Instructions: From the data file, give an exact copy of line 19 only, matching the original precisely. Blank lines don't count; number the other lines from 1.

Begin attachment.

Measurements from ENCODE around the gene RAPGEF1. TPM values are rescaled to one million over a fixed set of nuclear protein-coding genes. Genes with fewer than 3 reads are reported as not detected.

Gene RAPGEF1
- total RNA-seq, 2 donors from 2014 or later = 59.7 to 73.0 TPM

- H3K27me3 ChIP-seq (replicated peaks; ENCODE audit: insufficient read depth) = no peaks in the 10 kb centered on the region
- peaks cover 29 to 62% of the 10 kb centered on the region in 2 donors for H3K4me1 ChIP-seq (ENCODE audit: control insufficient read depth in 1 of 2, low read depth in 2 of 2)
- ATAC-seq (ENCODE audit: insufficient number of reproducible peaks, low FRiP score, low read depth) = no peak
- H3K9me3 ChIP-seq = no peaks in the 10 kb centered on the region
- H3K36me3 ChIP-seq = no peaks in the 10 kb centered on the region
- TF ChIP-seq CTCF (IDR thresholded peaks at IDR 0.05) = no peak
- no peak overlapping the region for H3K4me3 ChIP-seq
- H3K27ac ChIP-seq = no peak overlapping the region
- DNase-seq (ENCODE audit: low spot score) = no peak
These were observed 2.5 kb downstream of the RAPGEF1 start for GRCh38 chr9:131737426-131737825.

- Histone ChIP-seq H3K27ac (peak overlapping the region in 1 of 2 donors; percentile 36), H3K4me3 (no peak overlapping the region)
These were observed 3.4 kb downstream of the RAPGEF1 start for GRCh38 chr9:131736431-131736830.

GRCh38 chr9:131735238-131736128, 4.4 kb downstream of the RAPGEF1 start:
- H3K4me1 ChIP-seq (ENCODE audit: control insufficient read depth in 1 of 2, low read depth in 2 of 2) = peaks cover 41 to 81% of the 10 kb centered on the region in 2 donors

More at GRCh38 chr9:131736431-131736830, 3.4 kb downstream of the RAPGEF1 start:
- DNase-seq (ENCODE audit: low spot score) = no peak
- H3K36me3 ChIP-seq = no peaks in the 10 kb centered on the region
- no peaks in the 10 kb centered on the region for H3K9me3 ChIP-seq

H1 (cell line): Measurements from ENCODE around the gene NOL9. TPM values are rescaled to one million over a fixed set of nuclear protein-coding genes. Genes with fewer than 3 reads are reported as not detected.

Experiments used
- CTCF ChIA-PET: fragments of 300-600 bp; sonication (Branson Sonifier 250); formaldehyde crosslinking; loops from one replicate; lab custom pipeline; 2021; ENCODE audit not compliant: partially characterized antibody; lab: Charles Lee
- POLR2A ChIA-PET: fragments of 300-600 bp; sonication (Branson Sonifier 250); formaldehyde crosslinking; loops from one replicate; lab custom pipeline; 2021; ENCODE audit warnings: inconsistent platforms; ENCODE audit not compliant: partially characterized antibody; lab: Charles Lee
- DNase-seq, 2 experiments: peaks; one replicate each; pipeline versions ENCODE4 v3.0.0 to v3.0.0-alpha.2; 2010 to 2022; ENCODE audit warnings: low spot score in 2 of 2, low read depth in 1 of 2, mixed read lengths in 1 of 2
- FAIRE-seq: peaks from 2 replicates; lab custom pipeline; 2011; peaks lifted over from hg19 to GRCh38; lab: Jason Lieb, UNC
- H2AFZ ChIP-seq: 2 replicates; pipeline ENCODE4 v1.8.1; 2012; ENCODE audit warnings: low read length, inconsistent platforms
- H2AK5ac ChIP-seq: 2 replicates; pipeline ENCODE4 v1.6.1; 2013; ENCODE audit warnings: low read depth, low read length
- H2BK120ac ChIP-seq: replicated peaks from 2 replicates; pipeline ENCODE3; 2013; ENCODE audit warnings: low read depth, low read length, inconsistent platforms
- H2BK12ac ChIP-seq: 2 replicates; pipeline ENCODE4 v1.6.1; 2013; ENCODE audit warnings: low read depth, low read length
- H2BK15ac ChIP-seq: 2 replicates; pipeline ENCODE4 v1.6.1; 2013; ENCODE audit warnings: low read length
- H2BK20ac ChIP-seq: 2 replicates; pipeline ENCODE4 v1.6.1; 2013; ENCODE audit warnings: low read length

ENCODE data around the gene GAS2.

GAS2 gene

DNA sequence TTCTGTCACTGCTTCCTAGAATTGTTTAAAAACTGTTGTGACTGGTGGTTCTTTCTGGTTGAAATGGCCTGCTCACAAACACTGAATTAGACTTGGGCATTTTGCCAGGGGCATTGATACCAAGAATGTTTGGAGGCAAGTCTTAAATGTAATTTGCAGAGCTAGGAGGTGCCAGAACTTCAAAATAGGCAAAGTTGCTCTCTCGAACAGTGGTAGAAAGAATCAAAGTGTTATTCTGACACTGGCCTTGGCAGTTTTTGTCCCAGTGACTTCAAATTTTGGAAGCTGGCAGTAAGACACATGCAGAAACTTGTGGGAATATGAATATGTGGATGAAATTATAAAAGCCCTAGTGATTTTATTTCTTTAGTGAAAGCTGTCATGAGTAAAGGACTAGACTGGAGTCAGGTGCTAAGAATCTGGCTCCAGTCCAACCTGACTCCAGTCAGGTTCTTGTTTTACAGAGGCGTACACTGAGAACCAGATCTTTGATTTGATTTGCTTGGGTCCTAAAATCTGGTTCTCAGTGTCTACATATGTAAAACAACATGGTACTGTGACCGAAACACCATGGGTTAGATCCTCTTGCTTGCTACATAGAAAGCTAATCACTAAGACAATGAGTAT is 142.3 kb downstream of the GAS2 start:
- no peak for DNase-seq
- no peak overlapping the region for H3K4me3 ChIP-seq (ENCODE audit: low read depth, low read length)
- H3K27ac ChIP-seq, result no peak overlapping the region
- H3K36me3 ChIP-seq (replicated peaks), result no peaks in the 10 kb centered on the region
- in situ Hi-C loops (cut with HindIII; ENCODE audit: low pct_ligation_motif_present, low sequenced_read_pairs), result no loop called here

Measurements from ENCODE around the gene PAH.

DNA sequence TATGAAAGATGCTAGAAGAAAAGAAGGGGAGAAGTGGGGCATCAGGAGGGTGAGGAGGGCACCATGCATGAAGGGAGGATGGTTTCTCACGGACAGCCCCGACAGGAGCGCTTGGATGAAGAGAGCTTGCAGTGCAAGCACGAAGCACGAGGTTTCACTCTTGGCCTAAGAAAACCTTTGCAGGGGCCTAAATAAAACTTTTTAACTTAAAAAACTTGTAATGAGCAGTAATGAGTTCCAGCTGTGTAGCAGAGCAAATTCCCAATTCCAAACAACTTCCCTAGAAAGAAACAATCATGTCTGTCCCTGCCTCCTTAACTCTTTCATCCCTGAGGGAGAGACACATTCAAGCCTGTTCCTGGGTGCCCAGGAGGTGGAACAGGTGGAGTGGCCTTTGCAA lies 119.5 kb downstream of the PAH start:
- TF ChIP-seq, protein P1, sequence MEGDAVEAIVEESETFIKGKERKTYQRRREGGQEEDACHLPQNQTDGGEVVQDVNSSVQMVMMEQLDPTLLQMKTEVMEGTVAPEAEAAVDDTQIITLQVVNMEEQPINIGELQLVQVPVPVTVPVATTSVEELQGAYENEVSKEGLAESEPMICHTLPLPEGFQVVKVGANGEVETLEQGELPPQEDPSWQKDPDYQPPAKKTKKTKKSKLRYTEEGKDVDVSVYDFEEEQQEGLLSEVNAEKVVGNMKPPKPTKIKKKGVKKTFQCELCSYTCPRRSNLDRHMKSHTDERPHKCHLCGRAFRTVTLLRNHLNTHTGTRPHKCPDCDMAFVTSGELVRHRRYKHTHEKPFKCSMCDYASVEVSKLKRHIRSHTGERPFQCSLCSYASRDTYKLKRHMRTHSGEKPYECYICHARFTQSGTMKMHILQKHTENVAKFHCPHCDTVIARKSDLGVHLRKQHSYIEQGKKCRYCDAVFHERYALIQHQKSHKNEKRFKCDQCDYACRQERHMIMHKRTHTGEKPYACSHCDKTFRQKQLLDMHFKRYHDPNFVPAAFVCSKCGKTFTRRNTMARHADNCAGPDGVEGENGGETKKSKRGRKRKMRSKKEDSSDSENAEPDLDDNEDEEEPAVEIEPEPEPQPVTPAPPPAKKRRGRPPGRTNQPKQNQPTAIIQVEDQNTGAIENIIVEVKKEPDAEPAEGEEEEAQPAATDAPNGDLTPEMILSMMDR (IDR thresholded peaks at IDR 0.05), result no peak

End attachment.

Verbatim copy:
- DNase-seq (ENCODE audit: low spot score) = no peak